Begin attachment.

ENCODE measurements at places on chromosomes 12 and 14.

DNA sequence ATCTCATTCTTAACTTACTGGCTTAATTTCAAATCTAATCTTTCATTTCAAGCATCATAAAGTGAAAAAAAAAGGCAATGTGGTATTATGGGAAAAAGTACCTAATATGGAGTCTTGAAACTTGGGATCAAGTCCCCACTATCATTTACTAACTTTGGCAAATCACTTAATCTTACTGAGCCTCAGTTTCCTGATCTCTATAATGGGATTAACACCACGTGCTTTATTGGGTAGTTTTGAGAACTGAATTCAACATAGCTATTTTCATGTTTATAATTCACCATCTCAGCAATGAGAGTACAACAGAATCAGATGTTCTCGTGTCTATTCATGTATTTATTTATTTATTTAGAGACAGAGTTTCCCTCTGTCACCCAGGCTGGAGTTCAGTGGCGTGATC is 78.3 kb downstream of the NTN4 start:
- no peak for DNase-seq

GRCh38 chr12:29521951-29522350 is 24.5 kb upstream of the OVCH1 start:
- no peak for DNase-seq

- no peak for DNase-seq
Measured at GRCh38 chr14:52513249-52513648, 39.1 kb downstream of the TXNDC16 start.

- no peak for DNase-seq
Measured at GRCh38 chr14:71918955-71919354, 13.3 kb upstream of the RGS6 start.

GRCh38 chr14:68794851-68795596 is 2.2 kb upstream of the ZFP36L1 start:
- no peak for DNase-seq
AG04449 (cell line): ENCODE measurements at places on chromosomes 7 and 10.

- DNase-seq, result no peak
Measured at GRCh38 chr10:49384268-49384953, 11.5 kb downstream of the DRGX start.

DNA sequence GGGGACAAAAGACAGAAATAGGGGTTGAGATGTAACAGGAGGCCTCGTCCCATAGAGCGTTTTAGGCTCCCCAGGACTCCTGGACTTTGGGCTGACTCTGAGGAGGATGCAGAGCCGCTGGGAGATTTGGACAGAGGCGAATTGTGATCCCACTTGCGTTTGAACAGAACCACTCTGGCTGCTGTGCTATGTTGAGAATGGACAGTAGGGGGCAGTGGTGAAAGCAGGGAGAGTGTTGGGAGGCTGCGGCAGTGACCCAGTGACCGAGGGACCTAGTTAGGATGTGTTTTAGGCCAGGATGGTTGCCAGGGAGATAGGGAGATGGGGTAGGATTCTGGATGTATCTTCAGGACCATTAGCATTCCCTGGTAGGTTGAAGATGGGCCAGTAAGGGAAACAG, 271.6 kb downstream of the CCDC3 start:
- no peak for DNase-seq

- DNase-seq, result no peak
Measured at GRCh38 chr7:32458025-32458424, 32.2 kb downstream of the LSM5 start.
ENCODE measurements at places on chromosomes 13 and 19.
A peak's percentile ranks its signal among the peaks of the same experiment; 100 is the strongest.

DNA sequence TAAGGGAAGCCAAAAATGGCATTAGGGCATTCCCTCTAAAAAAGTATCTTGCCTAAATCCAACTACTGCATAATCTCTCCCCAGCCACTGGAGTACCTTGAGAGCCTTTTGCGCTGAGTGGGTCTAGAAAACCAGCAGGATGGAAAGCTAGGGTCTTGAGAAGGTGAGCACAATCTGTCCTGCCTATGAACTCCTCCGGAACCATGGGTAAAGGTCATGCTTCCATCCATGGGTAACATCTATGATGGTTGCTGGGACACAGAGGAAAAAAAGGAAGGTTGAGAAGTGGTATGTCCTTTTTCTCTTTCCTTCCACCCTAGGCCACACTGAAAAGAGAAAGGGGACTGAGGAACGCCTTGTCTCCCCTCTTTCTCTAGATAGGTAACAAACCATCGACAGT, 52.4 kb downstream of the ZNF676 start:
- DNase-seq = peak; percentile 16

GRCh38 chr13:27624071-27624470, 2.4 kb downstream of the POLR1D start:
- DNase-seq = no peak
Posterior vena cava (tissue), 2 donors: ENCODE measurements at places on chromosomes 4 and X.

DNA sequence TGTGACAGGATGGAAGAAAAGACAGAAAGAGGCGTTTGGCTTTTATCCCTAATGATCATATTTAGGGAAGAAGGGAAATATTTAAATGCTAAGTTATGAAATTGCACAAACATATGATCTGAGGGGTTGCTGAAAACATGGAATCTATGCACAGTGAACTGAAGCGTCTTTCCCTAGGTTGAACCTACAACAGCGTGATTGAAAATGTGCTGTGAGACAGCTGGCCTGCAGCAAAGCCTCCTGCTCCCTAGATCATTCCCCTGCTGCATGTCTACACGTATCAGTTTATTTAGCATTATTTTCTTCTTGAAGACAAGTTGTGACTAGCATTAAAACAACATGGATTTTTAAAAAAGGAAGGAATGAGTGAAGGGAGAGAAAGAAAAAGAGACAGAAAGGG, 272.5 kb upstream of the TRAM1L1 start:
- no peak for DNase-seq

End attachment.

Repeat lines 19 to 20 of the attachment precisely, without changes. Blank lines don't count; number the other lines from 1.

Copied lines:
ENCODE measurements at places on chromosomes 13 and 19.
A peak's percentile ranks its signal among the peaks of the same experiment; 100 is the strongest.